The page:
Security forces waged counterterrorism operations against jihadist militants in the North East region. On 30 October, Nigerian army troops and elements of the Civilian Joint Task Force clashed with Boko Haram militants at their hideout in Mafa, Borno state, leading to the reported death of an estimated 21 militants. The Defense Ministry also reported a raid on an unidentified militant cell in Taraba state, where 20 militants were reportedly killed. Scores of other militants were also reportedly killed during airstrikes that targeted militant positions in Bama and Mayinti in Borno state. Nigeria’s Defense Ministry announced that 145 Islamic State and Boko Haram militants and their families surrendered to Nigerian troops around Maiduguri city in Borno. Under the banner of Operation ‘Safe Corridor,’ Nigerian authorities have encouraged the defections of thousands of former jihadist militants in the North East. Meanwhile, election campaign activities have not significantly resumed in these areas, but there are planned rallies in the zone in the coming weeks.
Gunmen, suspected to be kidnappers, abducted four commuters in Irele-Ekiti, Ekiti state on 30 October. The four travelers were returning to Oyo state capital Ibadan after attending an event in Kogi state. Police forces suspect it was a kidnapping for ransom, while local community leaders call on the governor to address the rampaging insecurity in the area. In other developments during the reporting period, demonstrations were held against the contested appointment of traditional chiefs. On 26 October, youths from Ikirun, Osun state, set up bonfires to demonstrate against the state government’s announcement of a new king in the town. On 29 October, Ilawo community residents protested at the government’s office and the Palace of the Alake against the selection of Chief Olusegun Macgregor, the elected Oba of Abeokuta, Ogun state. Obas are traditional rulers appointed in the Yoruba chieftaincy system and are often nominated and approved by state governments. Finally, on 2 November, rioters from Ikun in Ondo state set a fuel station owned by the town’s monarch ablaze to denounce his inaction against the premature death of youths in the area.
Recent floods dominated reports in the zone over the past two weeks. Yet, sporadic violence contributed to increasing insecurity in some states across the region. On 1 November, an unidentified group killed an estimated 10 people in Akoko Edo, Edo state. A mob instead clashed with members of the Hausa community in Port Harcourt, Rivers state, resulting in two reported deaths. Separately, students in Delta and Rivers states held protests at the institutions over the authorities’ decision to condition access to final exams to the payment of a school fee. In an election-related event, unknown gunmen attacked the convoy of PDP Lagos gubernatorial candidate Abdul-Azeez Adediran, popularly known as Jandor. Several members of Jandor’s staff and journalists were injured in the shootout that occurred on 23 October. The candidate has since accused the rival APC of orchestrating the attack, yet a local party spokesperson denied APC’s involvement in the violence.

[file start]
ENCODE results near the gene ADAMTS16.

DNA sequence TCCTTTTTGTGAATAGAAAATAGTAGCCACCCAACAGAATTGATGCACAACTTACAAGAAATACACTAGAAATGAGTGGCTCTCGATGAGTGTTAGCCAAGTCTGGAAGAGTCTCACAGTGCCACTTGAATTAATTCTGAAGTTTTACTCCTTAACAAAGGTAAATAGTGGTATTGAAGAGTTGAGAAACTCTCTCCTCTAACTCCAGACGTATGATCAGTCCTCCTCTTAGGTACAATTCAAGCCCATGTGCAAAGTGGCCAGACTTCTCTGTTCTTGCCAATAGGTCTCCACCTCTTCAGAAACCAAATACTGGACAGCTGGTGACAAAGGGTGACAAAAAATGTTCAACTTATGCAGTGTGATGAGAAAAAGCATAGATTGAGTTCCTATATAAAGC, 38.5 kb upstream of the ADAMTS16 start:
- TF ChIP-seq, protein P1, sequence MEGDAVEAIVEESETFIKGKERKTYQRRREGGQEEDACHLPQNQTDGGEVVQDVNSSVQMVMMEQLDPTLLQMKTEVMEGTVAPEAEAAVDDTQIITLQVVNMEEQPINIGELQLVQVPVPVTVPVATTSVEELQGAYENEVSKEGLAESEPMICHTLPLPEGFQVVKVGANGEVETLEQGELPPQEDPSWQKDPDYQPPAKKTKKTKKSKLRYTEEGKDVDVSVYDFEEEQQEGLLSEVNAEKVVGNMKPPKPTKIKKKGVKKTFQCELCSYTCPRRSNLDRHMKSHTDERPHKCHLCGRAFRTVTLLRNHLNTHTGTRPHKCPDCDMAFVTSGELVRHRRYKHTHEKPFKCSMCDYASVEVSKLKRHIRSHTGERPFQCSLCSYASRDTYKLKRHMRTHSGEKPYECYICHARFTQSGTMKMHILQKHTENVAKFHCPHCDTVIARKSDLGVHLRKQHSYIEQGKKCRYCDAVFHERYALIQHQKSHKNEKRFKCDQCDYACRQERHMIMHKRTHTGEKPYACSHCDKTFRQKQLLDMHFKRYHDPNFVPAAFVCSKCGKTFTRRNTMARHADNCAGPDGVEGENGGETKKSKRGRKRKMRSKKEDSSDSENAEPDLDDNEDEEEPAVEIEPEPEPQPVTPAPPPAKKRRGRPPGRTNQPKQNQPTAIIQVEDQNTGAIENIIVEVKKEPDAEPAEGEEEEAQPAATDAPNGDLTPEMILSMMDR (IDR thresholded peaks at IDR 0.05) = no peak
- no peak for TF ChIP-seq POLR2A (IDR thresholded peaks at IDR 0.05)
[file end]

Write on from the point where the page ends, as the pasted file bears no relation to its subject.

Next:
IPOB held several protests in Aba North, Aba South and Osisioma, Abia state, over the continued detention of secessionist leader Nnamdi Kanu. His continued stay in prison, to which his group has responded by issuing a threat of boycotting the coming elections, could have a major impact on the voter turnout in the zone. Already, there are signs that his detention might inflame rhetoric and ultimately affect the security situation ahead of the elections. On 27 October, the Defence Headquarters, in collaboration with state security officers and the police, conducted a ‘clearance operation’ on an IPOB camp in Anambra state where five militants were reportedly killed and ammunition was seized. There are also growing concerns about the impact of increasing communal clashes between ethnic groups. On 27 October, an unidentified group of armed Fulani pastoralists shot at commuters and wounded one person in Enugu state. In an unrelated development on 29 October, an unidentified group attacked a motor park in Imo, resulting in one reported death and one injury. Both victims are suspected to be of Hausa ethnicity. The major parties have not conducted rallies in the zone, perhaps as a result of security warnings.